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To expect to work only my contracted hours

(61 Posts)
Meandacat Wed 24-Feb-16 19:33:10

Just started a new job. Everyone is very nice. Contracted hours are 35hrs pw, so a 7 hour day. My commute is about an hour and 20 mins and I accepted the job having carefully worked out options for trains/buses etc and being able to get home in time to pick up my LO from childcare. What has become apparent, however, is that no-one in my immediate team just does their standard hours. Its a small team and they all seems to work through lunch and an extra hour on top. I know this is not unusual in many places of work, but my line of work is not a particularly high-pressured/performance related sector so I'm surprised to find it here. It's not been my experience elsewhere. Everything else about it (dress code etc) is pretty relaxed.

Anyway, I don't know what to do? Part of the issue is that no one else in my small team has children. My new line manager has said she understands I have responsibilities and the woman I'll be reporting to just said "so long as the work gets done". But a few days in, I already feel terrible at being the first one to scuttle out the door. AIBU? Do I follow my colleagues' example (though I don't really know how I can) or should I just brazen it out? Anyone else been in this position?

ChalkHearts Wed 24-Feb-16 19:35:06

Set a good example to the team - by leaving on time.

Orda1 Wed 24-Feb-16 19:35:39

Of course not. Work the hours you're paid for.

AnyFucker Wed 24-Feb-16 19:36:27

Ust do your contracted hours and don't feel bad about it. Make sure you are productive during those hours. Sounds like the others might waste a fair amount of time on pratting about/have poor time management skills ?

AnyFucker Wed 24-Feb-16 19:36:36


SpongeCakeBigPants Wed 24-Feb-16 19:41:00

Don't feel bad for leaving on time. I worked in an office where there were quite a few people who worked an hour or more past their contracted hours but I just got my work done and left on time and there was no problem.

You never know, you might start a trend!

mysteryfairy Wed 24-Feb-16 19:41:35

You've mentioned that people work through lunch. Presumably nothing to stop you also doing that?

ZedWoman Wed 24-Feb-16 19:42:00

I used to work in an office where the least productive person was the last to leave each day. He fannied about all day and then did his work when everyone else had left.

What a waste of a life.

FeliciaJollygoodfellow Wed 24-Feb-16 19:45:38

I wouldn't worry so long as you're getting things done. In my opinion (although I confess I'm not a manager) staff consistently doing unpaid overtime and never leaving their desks just gives the employer an excuse to not cover any staffing inefficiencies.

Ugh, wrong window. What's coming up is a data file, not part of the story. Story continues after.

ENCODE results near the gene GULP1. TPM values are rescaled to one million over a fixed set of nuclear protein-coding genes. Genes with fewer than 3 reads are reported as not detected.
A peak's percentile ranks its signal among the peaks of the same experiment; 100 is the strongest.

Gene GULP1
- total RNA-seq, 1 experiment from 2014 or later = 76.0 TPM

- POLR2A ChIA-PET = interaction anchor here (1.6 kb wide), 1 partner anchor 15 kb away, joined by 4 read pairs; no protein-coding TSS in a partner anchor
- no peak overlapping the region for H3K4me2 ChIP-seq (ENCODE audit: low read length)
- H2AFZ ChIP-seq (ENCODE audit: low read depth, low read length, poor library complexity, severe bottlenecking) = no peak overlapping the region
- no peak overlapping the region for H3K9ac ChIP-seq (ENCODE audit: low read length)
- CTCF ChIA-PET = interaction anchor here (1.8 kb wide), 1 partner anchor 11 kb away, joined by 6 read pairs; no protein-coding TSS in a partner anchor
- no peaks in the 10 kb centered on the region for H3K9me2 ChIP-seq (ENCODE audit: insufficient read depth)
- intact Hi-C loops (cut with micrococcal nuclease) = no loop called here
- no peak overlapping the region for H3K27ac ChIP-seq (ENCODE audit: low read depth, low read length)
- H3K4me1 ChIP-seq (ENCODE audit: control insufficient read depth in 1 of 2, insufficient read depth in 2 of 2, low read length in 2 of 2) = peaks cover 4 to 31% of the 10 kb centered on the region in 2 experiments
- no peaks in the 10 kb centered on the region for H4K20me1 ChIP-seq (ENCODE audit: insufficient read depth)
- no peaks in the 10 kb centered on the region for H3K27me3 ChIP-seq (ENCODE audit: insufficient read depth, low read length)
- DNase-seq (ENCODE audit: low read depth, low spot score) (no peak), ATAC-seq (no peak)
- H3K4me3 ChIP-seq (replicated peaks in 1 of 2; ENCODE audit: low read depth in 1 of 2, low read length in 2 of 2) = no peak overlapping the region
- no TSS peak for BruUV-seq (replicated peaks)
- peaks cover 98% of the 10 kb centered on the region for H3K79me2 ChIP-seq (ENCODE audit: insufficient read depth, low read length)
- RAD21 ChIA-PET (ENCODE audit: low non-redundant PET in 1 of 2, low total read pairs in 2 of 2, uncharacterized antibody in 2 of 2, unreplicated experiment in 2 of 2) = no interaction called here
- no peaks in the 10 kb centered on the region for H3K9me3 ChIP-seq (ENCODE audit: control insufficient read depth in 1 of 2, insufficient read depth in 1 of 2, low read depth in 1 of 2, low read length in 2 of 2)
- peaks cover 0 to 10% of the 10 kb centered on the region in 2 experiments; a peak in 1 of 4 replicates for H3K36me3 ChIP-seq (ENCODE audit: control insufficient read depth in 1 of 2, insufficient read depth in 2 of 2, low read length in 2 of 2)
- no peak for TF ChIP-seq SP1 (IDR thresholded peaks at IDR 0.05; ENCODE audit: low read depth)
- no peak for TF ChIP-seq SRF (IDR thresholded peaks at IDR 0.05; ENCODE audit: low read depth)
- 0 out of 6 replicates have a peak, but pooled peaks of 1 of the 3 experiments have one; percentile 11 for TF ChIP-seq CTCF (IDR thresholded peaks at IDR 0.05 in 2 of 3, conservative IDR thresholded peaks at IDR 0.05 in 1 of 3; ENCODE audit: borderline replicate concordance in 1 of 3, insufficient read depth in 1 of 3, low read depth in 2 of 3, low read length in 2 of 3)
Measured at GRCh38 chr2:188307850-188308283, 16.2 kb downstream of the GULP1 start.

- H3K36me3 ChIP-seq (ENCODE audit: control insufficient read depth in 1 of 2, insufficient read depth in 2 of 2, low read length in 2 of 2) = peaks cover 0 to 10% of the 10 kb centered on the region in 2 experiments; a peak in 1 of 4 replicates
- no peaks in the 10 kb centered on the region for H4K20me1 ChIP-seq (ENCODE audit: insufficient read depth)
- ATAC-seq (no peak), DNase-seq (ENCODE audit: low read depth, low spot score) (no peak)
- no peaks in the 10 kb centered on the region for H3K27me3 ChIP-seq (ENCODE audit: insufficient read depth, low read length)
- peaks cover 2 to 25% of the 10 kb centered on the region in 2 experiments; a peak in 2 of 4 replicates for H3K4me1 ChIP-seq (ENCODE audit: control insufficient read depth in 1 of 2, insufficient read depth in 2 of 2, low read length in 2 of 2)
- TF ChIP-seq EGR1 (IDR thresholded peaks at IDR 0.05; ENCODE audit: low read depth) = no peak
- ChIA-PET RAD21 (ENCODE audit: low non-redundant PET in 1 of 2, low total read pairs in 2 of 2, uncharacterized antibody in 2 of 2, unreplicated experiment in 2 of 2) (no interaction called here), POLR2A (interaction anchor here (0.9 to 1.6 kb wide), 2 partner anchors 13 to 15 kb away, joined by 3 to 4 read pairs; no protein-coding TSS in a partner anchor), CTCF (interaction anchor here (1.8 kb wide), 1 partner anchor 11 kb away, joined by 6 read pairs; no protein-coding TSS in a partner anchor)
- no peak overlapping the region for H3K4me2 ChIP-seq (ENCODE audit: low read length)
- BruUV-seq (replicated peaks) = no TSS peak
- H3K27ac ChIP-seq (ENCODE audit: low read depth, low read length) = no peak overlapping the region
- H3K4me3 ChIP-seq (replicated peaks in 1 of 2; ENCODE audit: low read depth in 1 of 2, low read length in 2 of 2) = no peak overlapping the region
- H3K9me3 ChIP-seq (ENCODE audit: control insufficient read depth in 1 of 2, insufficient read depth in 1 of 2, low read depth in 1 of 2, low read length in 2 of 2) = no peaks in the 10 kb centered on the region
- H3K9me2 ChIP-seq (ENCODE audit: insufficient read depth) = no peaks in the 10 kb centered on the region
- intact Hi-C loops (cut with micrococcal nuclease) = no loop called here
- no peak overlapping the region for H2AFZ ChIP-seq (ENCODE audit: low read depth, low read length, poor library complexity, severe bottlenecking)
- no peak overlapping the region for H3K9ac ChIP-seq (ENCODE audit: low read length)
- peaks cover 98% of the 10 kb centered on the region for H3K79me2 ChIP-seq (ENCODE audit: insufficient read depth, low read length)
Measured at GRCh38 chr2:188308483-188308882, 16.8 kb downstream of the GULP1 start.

I also do a 35 hour week, and while I sometimes go in a bit late and leave a bit early as I've cut my breaks short, I am not paid enough to give my employer my free time for nothing.

rookiemere Wed 24-Feb-16 19:48:18

I would try not to worry about it. You've raised it with your supervisors and neither of them have an issue with it, so there isn't a real problem.

If other people are silly enough to work for free - and I must confess to being one of those before I had DS - then more fools them.

WhatWouldTheDoctorDo Wed 24-Feb-16 19:49:12

You shouldn't feel bad about leaving on time, but do make sure you're productive when you're there. I'm a senior member in a team of 5 and the only one with childcare responsibilities. I do put in extra hours when my workload demands it but I do leave on time or earlier when I need to. My assistant leaves on time every day and is probably the only person in the team that does - she eats through work though and has a long commute so I wouldn't want her to stay late. It's what you get done that counts, not how late you work. In most cases the people I know who work late regularly procrastinate a lot during the day!

SusanAndBinkyRideForth Wed 24-Feb-16 19:52:22

Ah you're probably just being more efficient smile try to cultivate some smugness to counteract the guilt wink

Just work your hours and re evaluate if you are not getting everything done that you are supposed to.

lamiashiro Wed 24-Feb-16 19:55:01

There's a bit of an extra hours culture where I work too. I don't play along with it, only work my actual hours and I still get far more done than most other people in my team. The hours are already longer than average and they can FRO if they think I'm going to stay late just for appearances' sake.